A data-rich school does not have to be a threatening environment for teachers, says Gerald Haigh.
The computer in the school office now contains thousands of attendance figures, test results and behaviour scores.
While it makes pupil performance easier to track, it is also seen as a way in which teachers can be judged. How can this issue be tackled?
The first essential is not to be too starry-eyed about the technology. Management information software, like any other powerful tool, is invaluable in the right hands.
It's easy to be drawn into collecting too much - then the task of handling and analysing data grows out of all proportion to any possible benefit. What you want are simple scales, applied uniformly between teachers and department. Some secondary schools use the GCSE grade scale - so, at regular intervals, every subject department will give every pupil a single letter grade. Another school might use national curriculum levels as its standard scale.
The same goes for behaviour measures - you tot up "incidents" or "events" (positive and negative) as recorded, and convert them each half term to a simple grade.
This, though, is only the start. The real power of your computer lies in its ability to sort out the data and enable you to make comparisons.
There are many possibilities here for school management teams. Christopher Reynolds, head of St Benedict school in Derby, who is piloting a new computerised management system gives this example: "Tomorrow, a parent is coming to see me. It will be a difficult interview. He is disputing our decision to put his daughter in the second maths set, instead of the top one. But I will call up on my computer screen all the data that our decision was based on. He will probably still disagree, but he will be able to see the decision is not based on prejudice or hasty assumption."
The most difficult management challenge, though, is going to be using data to compare the performance of teachers.
If one of two geography groups are doing worse than oters, then unless you can clearly see other reasons for the difference, you are drawn to the conclusion that one teacher is better than the other. Similarly, if an individual pupil shows an obvious "dip" in a subject, then his or her parents might be justified in asking questions about the teacher.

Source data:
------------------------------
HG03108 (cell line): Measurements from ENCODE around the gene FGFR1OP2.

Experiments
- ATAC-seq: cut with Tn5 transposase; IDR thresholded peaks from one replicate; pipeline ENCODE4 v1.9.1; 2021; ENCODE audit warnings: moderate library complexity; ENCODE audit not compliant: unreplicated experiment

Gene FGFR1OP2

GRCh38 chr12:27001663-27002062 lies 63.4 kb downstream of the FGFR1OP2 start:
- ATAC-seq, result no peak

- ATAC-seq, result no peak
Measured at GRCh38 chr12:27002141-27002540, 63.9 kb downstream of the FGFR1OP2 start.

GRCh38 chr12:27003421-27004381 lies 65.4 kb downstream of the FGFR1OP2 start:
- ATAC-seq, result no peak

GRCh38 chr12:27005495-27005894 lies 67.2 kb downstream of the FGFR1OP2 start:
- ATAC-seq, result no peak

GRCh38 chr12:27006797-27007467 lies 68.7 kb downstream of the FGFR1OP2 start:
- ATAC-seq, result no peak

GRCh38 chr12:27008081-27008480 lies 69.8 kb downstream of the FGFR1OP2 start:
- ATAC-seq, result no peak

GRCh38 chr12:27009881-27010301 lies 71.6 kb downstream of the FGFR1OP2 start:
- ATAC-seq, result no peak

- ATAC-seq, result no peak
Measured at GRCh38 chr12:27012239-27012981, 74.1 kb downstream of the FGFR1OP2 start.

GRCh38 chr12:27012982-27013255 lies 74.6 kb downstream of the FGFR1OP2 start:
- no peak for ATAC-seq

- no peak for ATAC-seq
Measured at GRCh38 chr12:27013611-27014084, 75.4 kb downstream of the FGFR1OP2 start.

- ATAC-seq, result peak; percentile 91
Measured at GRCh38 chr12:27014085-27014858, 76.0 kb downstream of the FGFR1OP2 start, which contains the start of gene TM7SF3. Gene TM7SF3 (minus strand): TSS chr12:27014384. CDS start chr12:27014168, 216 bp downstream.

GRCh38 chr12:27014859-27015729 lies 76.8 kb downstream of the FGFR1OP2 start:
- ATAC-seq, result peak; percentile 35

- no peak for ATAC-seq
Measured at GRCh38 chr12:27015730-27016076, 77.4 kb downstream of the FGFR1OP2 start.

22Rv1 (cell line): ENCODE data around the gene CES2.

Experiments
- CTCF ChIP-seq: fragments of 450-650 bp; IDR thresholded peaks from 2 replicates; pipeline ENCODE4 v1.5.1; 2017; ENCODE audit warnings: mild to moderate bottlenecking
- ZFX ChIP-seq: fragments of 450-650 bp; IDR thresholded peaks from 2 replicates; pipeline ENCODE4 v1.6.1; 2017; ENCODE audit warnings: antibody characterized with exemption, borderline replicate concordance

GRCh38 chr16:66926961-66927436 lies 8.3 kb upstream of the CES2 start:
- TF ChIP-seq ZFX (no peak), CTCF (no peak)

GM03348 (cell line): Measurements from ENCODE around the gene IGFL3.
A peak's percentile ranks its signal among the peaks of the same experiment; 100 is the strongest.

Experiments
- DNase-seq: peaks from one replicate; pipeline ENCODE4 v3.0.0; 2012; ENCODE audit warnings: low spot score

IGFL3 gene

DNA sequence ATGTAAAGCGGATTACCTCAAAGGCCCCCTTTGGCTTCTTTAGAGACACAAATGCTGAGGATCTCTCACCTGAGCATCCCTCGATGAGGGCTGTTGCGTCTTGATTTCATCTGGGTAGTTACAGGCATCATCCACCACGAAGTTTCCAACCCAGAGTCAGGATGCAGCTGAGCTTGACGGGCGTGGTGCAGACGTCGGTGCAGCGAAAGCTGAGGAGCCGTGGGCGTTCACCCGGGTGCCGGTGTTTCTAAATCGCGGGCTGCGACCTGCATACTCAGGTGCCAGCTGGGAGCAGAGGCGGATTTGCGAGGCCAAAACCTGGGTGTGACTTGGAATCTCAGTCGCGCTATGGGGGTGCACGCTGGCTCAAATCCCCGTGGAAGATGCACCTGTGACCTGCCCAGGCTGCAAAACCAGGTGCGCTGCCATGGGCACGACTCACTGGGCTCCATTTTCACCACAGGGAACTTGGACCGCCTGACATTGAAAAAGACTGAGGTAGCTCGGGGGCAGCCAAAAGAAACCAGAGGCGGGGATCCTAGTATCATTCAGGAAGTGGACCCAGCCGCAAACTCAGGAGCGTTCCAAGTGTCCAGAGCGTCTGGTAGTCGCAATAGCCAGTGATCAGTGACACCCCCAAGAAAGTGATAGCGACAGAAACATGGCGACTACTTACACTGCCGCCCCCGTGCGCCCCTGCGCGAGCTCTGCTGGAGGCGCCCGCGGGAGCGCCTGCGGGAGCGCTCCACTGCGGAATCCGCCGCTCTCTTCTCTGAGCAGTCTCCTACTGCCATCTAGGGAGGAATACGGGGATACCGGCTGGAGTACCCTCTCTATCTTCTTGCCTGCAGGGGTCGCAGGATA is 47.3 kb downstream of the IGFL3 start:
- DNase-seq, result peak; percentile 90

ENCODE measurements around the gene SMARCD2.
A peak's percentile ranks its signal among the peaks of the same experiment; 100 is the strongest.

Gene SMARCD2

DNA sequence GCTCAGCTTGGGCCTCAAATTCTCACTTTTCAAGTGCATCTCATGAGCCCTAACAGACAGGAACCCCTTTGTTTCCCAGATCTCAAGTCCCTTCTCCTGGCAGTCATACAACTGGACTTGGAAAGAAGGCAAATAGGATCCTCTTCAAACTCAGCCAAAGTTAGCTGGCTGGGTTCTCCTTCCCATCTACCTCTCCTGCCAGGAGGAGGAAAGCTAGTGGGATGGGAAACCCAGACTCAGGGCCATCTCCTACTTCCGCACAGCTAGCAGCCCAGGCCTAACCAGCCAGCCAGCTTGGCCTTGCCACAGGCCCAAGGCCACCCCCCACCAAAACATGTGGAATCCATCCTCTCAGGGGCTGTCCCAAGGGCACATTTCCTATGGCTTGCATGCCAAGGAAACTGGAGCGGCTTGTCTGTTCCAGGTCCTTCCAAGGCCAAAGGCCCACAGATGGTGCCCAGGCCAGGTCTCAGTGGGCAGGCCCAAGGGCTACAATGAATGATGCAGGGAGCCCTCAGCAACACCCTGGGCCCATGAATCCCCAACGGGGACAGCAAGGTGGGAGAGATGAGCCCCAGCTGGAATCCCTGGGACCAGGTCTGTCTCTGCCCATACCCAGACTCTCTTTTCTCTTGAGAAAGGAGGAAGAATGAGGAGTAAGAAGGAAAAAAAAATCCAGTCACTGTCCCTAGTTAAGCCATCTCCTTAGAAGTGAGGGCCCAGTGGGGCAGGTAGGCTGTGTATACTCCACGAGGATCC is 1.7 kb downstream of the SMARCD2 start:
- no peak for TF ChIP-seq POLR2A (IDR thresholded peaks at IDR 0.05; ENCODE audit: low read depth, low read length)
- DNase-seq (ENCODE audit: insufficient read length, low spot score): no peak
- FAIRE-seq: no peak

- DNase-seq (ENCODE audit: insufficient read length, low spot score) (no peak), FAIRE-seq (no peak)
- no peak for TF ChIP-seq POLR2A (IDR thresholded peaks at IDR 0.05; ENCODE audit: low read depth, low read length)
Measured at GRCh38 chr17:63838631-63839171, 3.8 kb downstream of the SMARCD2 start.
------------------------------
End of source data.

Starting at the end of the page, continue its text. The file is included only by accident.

It is wise to remember that the analysis of statistics is filled with traps. A Midlands head discovered recently that a particular room in her school was producing more detentions than any other. Not a teacher, because lots of teachers were involved, but a room. How can one room get more pupils into trouble than another? It may be overheated, or big enough to tempt the back row into trouble, or have difficult accoustics. Or the results might be pure chance.
In the same way, it's facile, and professionally suspect, to be too quick to blame the teacher when a group turns in a poor performance. First, you need some knowledge of statistics, and you clearly need to apply commonsense. When and where does the group have its key lessons for example? In the temporary hut, in the afternoon, following PE? The very worst thing you can do is forget all the professional, management and people skills that you have gathered over the years, just because a computer screen seems to tell a simple tale.
It is true that collected data is now given much more weight by the coming of performance related pay. The good news, however, is that in the data-rich school, the data is open for inspection. If the school is well managed, with no blame culture, there will be a climate of mutual support and open discussion.
In such a supportive culture, teachers can then help each other to fill the gaps in their professional skills.
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